Email from Gmail: "You may lose access to some of your third-party apps"
I use Thunderbird 91.6.1 (32-bit) to download mail from my gmail accounts to my PC.
I received this email this morning and don't have a clue what it means or what I need to do to keep receiving email from my gmail accounts:
On May 30, you may lose access to apps that are using less secure sign-in technology
"To help keep your account secure, Google will no longer support the use of third-party apps or devices which ask you to sign in to your Google Account using only your username and password. Instead, you’ll need to sign in using Sign in with Google or other more secure technologies, like OAuth 2.0. Learn more
"What do you need to do?
"Email software, like Outlook 2016 or earlier, has less secure access to your Gmail. Switch to Office 365, Outlook 2019 or newer, or any other email software where you can sign in using Sign in with Google.
Will in Seattle a.k.a. "Clueless"
All Replies (6)
Gmail has high security settings, more than many others. This is generally the issue when the receiving mail supporter (in this case, Gmail) cannot confirm that the sending domain matches the domain of the host sending site. For example, if your business is pumpkinpie.com and your business hosting provider is bluehost.com, Gmail sees that the actual host domain is bluehost and looks for confirmation that the settings for cakes.com are reflected there. This ties to DKIM and SPF settings on the server and are beyond anything TB can do. My suggestion is to check with your hosting provider. This is generally a simple fix by web host. This is not an issue that TB can correct. (Background: spammers like to send emails, pretending to be someone else, and that is what Gmail is trying to prevent.)
With all due respect, except for the first and last sentences, this answer is gobbledy-gook to non-techo geeks.
Many ordinary folk are getting the same message from Google. What we want to know is, will our .gmail email account be unavailable to TB after 30 May; and what specific steps should we take now to avoid any disruption?
A clear answer with step by step instructions would be most helpful. Thanks so much.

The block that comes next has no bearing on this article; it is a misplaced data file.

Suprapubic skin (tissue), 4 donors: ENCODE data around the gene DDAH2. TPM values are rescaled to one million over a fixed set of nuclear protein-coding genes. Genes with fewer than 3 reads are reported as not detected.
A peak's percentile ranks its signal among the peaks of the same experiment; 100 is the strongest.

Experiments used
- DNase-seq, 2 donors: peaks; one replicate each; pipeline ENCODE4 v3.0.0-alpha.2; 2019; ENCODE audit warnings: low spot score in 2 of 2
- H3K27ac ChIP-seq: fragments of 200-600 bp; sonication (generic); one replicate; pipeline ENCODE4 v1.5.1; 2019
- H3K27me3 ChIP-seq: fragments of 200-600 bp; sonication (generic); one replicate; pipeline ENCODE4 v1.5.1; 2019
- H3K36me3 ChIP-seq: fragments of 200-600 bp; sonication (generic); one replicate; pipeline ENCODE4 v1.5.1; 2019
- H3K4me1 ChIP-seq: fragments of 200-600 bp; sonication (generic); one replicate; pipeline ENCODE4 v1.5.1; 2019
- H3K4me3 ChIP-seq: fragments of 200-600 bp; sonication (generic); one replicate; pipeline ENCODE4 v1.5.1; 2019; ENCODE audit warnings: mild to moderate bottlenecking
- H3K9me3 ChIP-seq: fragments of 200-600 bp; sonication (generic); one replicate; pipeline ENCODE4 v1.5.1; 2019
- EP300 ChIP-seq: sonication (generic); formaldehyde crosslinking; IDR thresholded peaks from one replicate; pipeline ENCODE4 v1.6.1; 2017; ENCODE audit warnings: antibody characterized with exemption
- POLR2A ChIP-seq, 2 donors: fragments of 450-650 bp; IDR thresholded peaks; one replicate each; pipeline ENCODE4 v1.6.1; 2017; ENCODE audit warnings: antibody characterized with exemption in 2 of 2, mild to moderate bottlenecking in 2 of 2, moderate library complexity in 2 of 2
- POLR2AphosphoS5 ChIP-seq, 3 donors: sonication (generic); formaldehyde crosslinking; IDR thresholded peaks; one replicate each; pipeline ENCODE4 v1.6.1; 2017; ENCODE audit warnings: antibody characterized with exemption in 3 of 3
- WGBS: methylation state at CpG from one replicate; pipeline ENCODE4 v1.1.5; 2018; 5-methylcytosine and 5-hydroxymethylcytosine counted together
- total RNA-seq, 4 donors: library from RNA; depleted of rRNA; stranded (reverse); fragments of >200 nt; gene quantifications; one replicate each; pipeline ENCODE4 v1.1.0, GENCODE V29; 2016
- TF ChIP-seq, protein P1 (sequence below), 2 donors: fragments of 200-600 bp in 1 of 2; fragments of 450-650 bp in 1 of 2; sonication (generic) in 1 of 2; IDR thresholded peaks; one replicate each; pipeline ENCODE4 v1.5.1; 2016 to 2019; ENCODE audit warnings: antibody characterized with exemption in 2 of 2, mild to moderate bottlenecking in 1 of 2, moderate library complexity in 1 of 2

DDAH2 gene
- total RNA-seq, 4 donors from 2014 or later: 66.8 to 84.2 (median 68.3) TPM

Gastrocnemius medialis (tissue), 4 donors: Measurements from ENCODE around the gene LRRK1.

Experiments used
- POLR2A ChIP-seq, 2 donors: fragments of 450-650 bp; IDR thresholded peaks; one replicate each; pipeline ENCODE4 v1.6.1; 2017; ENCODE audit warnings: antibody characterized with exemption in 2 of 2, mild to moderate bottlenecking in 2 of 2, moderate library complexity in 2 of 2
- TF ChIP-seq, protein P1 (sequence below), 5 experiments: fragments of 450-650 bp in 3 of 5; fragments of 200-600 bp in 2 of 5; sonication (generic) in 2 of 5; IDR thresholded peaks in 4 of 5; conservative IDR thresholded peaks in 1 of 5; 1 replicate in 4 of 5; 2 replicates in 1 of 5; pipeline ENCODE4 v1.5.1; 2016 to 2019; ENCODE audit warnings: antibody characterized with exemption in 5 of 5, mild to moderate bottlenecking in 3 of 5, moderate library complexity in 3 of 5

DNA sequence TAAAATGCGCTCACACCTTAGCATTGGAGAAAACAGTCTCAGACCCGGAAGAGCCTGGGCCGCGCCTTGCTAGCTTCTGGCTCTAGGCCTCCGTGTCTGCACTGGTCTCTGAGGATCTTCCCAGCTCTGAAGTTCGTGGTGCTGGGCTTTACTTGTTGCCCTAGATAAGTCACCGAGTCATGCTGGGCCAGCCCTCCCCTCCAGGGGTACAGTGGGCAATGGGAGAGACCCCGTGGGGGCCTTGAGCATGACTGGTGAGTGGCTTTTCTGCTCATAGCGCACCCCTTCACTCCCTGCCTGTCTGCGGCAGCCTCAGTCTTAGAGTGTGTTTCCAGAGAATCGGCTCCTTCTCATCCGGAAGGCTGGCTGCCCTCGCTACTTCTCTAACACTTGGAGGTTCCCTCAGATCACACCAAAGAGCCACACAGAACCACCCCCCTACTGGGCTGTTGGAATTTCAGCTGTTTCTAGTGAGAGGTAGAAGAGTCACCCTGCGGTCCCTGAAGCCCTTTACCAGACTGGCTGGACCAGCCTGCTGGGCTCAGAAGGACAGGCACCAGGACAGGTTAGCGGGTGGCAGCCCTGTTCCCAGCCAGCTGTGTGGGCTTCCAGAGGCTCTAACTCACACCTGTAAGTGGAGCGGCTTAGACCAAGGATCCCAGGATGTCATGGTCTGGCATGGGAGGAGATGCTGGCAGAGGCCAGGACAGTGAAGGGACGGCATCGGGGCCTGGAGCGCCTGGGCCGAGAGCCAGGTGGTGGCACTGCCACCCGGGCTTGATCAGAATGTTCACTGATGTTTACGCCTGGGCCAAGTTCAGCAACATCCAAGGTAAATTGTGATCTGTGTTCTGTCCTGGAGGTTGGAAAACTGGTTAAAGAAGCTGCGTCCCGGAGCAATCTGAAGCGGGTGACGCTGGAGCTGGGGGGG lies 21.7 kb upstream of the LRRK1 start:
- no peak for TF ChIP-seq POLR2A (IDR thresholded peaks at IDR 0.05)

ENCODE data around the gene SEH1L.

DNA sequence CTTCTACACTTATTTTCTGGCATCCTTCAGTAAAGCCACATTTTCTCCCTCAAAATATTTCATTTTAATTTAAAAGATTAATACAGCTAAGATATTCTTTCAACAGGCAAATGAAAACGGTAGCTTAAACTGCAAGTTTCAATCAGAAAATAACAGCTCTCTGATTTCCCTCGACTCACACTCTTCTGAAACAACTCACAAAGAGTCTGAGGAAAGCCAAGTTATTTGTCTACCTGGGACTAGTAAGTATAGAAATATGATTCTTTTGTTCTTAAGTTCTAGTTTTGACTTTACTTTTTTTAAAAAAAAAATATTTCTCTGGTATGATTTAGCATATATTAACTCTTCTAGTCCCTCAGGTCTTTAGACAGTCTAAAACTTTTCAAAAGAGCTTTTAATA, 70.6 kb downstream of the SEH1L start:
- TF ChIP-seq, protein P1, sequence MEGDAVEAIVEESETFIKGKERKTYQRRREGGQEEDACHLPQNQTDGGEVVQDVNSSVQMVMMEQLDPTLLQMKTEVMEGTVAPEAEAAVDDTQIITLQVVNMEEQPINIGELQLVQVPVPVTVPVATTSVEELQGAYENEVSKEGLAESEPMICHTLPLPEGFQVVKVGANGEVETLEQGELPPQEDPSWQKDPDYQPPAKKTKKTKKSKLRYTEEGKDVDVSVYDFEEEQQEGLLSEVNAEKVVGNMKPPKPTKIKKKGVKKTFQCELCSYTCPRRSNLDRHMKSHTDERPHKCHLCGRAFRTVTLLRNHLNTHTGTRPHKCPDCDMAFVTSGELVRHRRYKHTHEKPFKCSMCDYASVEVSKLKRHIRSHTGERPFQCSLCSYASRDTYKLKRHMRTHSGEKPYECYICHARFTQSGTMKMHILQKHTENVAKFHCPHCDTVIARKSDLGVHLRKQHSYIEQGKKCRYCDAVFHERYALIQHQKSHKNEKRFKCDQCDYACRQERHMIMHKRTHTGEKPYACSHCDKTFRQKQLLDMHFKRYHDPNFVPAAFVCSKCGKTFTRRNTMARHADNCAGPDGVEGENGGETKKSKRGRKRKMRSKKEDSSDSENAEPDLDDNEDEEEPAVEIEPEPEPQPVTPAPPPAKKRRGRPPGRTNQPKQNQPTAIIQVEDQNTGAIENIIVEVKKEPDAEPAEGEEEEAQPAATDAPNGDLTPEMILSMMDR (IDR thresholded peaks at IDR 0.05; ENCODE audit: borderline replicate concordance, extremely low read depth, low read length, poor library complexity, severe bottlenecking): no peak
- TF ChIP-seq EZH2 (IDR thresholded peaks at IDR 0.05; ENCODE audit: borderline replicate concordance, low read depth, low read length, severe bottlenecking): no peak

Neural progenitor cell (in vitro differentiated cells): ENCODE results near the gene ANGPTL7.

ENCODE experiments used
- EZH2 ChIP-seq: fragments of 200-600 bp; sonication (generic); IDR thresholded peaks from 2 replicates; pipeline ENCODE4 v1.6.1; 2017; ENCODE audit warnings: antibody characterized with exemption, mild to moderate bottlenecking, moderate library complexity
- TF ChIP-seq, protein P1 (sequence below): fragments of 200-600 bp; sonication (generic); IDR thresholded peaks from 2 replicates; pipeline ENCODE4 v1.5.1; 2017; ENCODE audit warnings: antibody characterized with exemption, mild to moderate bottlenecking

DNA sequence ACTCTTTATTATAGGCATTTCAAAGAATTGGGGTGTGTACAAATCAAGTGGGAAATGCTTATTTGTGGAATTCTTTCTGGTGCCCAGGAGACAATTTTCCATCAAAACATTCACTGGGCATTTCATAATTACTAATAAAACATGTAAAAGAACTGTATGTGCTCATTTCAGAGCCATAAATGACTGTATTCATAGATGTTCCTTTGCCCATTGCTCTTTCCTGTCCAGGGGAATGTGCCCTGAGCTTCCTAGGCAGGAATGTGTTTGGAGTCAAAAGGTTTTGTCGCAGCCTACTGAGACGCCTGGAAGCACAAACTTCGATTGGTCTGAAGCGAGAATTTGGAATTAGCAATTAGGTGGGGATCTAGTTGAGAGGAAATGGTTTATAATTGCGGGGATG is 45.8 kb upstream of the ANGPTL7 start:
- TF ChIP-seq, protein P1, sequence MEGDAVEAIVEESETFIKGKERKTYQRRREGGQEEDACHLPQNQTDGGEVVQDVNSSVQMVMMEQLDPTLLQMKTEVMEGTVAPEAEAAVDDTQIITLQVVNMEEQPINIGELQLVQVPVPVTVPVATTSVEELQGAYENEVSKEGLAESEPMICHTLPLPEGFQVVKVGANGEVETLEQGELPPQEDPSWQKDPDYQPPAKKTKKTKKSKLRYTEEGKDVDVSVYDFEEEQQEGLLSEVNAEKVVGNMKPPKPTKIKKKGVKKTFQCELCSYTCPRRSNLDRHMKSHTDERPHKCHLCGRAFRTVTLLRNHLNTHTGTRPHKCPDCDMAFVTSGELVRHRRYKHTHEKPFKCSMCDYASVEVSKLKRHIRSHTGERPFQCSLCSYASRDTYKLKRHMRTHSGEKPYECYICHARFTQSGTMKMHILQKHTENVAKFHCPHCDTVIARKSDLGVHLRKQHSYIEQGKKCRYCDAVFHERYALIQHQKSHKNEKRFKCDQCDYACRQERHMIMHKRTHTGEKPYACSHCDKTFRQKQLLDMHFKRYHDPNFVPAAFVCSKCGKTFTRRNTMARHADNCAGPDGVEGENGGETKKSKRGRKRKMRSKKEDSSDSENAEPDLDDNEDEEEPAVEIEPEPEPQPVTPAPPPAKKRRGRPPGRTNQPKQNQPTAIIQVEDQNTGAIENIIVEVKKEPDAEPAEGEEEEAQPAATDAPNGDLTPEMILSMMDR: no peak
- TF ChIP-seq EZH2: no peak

I had the same problem with David's reply, i.e., I didn't understand the technical jargon, and he seemed to be assuming I had a web page of my own, which I don't.
But, as it turns out, after posting my question I discovered that David had already posted, in another thread, a clear answer to the same question, in plain language understandable even to a geriatric non-techie like me:
"Using OAUTH2 has been an option for several years and now it will soon be mandatory for Gmail. TB has that option and it's rather straightforward. You need to change authorization by going to tools>account settings>server settings and changing authentication method to OAUTH2 and then going to tools>preferences>privacy&security and remove the gmail passwords. After that, shut down TB and restart. You will be presented with a menu to log into gmail to grant access to TB. Once done, life should resume." https://support.mozilla.org/en-US/questions/1369658 https://support.mozilla.org/en-US/questions/1369658
Will in Seattle, a.k.a. "Clueless"
OOPS! my error. On occasion, when I am responding to many topics, I sometimes give the response to a different question. I was responding to a person who was getting an error when sending, being told that the domain in his email id didn't match the domain of how website host. Sorry about that. I'm glad you found the solution. Please mark this topic closed, if you're all set. Thanks.
Hi David! Thanks for checking in.
I haven't tried your instructions yet, out of fear that I may end up messing up my access to my gmail account. So I've put that on the top of my to-do list, and then once I've got OAUTH2 up and running I'll mark this problem as solved.
Will in Seattle a.k.a. "Clueless"
After noting that the first answer was not helpful, I continued to poke around these forums, and soon pieced together an answer that is exactly the same as David's update. These instructions are very clear, and -for me - have worked flawlessly. I guess we'll know for sure come May 30, but I encourage you to go ahead and make the change. If disaster strikes, you could always return to the old password, and use the next month and a half to trouble-shoot!